Moroni wrote a "few more things" at the end of his record, after finishing his abridgment of the record of the Jaredites. The things he wrote were intended to be of worth unto "the Lamanites" in the last days, but are beneficial to us as well (Moro. 1:4).
The first thing about which he wrote was the manner in which Christ gave his disciples power to give the Holy Ghost. He explains that Christ called them by name and said the following words as he laid hands upon them:
"Ye shall call on the Father in my name, in mighty prayer; and after ye have done this ye shall have power that to him upon whom ye shall lay your hands, ye shall give the Holy Ghost; and in my name shall ye give it, for thus do mine apostles" (Moro. 2:2).
These were instructions specific to the disciples and not heard by the multitude who had gathered to view the Savior. Before the disciples went about giving the Holy Ghost, they were to call upon the Father in mighty prayer, in order that they may receive "power." Is "mighty prayer" a part of the receipt of this power in our day? If not, why does it seem it was of primary importance anciently? Are we to understand the phrase "for thus do mine apostles" as also applying to our day, or just the ancient apostles?
Moroni then gives the manner in which ordination was performed in that ancient church. He explained how those disciples, who where called "elders of the church," ordained both priests and teachers. They first prayed unto the Father in the name of Christ, and laying their hands upon them, said:
"In the name of Jesus Christ I ordain you to be a priest, (or, if he be a teacher) I ordain you to be a teacher, to preach repentance and remission of sins through Jesus Christ, by the endurance of faith on his name to the end. Amen" (Moro. 3:3).
This was the manner of ordination. Moroni makes the point that those ordained were done so "according to the gifts and callings of God unto men" (Moro. 3:4). The offices of priest and teacher were given to men, not according to age or duration of church activity, but according to the gifts and callings of God unto men. How do you suppose that was determined?
These ordinations were performed by the "power of the Holy Ghost, which was in them" (ibid.). There is no mention of priesthood here. Why does Moroni not say instead, that these ordinations were performed "by the power of the priesthood, which was in them"? Does ordination to church office require priesthood? Are the offices of priest and teacher offices of the priesthood, or offices in the church? Is this manner of ordination of priests and teachers consistent with earlier ordinations in the Book of Mormon to those same offices?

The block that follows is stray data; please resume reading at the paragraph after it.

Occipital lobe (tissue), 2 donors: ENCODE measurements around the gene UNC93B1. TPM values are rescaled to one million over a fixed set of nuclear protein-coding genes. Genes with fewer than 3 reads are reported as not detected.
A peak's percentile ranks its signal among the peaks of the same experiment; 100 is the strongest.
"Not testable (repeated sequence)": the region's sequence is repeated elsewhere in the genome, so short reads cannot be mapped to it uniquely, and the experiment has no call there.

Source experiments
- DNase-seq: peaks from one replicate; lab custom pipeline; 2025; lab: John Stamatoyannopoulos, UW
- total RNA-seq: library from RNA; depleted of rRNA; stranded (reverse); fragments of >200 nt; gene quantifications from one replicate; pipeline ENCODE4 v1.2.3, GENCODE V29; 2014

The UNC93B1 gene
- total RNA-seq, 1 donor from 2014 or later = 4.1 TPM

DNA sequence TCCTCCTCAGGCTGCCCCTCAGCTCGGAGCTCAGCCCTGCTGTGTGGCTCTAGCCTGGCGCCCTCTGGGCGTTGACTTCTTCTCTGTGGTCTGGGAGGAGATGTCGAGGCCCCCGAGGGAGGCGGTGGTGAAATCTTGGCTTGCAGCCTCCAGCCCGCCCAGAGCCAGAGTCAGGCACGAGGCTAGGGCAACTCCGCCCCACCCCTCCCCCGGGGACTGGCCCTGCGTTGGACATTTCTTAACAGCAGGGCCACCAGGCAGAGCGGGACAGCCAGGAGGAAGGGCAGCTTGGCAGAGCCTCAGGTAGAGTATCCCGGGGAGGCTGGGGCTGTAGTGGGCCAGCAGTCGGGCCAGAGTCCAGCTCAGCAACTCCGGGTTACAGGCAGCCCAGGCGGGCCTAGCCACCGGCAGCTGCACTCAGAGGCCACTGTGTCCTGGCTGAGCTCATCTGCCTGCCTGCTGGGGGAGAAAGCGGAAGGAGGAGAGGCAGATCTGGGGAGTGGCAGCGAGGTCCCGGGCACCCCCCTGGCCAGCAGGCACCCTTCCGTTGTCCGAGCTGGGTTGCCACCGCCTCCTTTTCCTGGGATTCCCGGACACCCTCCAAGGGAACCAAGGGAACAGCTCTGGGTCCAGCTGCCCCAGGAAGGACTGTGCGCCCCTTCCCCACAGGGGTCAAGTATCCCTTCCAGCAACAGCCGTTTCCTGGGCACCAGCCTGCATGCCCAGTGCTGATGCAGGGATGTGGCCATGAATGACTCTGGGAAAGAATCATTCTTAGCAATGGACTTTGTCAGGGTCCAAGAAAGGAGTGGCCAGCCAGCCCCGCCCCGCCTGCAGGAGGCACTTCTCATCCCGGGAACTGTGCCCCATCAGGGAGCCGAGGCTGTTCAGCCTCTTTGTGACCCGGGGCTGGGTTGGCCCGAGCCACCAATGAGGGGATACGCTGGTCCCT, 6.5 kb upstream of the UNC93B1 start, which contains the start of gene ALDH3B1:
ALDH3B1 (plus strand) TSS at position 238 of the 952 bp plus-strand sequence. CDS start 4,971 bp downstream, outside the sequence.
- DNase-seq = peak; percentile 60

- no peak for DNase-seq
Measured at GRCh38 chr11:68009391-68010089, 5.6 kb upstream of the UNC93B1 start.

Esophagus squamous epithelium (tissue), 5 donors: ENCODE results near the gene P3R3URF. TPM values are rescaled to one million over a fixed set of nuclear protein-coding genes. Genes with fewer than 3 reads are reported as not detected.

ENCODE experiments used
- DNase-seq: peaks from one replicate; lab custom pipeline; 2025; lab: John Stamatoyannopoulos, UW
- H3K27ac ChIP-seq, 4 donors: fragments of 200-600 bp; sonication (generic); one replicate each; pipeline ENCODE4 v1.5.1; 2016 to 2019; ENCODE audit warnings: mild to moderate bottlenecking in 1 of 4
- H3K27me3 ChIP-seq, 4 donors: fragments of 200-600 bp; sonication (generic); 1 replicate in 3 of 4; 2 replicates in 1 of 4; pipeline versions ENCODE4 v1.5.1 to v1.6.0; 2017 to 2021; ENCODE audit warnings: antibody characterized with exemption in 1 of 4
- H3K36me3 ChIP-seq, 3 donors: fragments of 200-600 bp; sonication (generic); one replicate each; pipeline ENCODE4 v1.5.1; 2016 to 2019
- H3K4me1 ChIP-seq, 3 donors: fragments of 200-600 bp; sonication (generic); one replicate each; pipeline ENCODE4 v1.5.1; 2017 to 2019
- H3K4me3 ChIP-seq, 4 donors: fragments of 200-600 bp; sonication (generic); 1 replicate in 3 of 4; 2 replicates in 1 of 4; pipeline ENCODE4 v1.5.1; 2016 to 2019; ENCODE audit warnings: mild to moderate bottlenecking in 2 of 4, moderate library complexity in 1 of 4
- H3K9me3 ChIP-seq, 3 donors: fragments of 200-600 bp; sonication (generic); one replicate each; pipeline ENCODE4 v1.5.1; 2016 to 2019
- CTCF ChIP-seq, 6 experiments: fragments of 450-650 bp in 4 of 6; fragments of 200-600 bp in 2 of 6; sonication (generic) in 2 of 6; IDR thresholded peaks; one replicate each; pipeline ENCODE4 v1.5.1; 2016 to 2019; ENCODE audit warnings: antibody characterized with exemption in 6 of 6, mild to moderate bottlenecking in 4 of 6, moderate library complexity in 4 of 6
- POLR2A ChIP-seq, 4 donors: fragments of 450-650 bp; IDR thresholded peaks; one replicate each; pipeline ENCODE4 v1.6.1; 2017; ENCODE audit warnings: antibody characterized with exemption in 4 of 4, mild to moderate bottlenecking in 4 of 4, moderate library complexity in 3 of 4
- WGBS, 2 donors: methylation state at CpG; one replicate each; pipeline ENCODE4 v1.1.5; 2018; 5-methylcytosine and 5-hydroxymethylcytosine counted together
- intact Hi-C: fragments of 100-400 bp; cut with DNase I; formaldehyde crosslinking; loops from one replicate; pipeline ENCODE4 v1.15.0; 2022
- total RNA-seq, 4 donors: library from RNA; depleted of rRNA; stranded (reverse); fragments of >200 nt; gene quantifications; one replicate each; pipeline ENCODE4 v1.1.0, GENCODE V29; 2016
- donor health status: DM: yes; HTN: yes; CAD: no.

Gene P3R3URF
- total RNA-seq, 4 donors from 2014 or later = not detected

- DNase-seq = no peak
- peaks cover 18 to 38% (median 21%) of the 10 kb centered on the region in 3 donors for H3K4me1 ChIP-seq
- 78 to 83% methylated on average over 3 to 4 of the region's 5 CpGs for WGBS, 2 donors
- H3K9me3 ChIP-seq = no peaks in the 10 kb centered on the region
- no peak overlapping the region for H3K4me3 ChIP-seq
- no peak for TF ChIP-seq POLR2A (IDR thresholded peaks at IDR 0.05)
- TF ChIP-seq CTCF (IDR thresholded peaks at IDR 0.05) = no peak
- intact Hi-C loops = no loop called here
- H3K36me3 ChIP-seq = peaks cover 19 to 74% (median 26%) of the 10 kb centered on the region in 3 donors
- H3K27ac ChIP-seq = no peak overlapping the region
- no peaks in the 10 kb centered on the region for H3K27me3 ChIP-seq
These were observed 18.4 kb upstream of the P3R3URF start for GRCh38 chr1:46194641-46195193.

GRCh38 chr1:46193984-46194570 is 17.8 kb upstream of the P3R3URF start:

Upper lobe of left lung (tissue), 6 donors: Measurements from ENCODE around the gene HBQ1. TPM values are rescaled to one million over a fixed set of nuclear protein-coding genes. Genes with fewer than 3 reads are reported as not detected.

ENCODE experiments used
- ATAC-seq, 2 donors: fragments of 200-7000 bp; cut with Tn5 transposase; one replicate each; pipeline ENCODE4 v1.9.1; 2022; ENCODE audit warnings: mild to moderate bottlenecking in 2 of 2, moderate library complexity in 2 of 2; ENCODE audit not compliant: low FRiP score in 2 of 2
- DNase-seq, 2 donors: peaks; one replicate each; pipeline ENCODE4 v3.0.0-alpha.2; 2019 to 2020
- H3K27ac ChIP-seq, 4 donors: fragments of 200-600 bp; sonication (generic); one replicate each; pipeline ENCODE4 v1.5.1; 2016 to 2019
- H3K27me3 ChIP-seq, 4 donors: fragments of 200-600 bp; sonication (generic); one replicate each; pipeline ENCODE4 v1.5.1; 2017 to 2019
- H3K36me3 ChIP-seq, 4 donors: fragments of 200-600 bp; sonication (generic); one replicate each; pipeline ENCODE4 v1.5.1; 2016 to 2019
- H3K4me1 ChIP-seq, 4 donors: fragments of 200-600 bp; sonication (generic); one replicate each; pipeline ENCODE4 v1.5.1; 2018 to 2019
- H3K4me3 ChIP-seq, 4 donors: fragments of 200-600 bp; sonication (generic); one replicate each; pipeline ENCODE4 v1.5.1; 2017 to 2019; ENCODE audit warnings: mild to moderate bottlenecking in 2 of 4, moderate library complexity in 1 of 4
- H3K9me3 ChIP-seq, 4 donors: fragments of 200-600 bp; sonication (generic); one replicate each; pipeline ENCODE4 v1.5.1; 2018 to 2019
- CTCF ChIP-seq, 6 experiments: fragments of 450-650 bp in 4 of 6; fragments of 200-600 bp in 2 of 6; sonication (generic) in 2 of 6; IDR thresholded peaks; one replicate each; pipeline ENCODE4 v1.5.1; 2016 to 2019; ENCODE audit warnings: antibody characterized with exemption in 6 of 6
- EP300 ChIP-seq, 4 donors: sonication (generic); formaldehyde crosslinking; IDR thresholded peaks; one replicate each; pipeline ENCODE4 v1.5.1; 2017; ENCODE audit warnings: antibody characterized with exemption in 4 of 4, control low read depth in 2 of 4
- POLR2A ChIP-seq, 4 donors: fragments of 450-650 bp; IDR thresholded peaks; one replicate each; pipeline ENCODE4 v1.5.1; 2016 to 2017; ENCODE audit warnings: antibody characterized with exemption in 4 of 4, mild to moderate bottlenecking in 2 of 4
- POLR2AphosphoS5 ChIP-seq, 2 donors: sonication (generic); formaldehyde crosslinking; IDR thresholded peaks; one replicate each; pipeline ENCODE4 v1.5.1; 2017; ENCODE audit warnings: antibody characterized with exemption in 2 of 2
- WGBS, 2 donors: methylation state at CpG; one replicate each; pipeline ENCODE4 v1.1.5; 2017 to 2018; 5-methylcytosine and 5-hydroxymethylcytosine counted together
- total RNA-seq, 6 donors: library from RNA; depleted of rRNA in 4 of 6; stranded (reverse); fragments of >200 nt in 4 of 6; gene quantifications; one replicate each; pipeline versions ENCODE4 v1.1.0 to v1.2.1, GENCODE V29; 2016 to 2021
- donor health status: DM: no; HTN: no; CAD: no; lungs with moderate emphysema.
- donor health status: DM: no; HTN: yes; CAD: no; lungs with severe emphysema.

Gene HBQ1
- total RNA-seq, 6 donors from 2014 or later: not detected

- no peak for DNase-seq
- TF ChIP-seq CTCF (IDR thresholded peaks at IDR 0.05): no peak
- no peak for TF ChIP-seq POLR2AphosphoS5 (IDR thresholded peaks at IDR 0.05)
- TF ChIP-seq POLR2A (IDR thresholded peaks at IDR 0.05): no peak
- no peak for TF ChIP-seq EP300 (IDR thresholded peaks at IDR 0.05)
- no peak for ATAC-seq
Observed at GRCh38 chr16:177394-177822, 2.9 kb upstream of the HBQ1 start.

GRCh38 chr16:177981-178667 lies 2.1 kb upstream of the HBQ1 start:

Though the reader may assume these priests and teachers were given priesthood before or at the time of their ordination, there is no mention of conferral of priesthood authority prior to their ordination. They are merely "ordained" to be a priest or teacher.
Our practice is to first confer the authority of the priesthood, and then ordain to an office therein, the two being connected. Wholly removed from our tradition is that the offices to which men are ordained are actually offices within the Church, not priesthood offices. D&C 20 makes the original intent clear, though there is quickly thereafter conflation of church office and priesthood (this also makes me think on the early disputes between Heber J. Grant, Joseph F. Smith, and others about whether or not men needed to have priesthood "conferred" as a part of their ordination to offices. Once Heber J. Grant became president of the Church he changed the manner of ordination. That change remained in place for decades before being changed back).
Here then is the dilemma we find in the text. If you choose to interpret Moroni's words through the lens of Mormon tradition, and you think you thereby understand what is going on in this ancient church, you of necessity have to choose to ignore the specifics of the verses. You must look at it as a whole and assume it is all just the same today as it was then, even though the wording and manner are different. You convince yourself that, "even though the wording is a little strange, I know exactly what was going on back then." You can take that approach, OR you can read the text exactly as it stands and ask yourself whether or not you're able to discover the truth about how things were done anciently.
We will get a more accurate look into the past taking the text at its word, than by insisting it looks and sounds exactly like modern Mormonism while ignoring the details. This idea will be continued in the next post.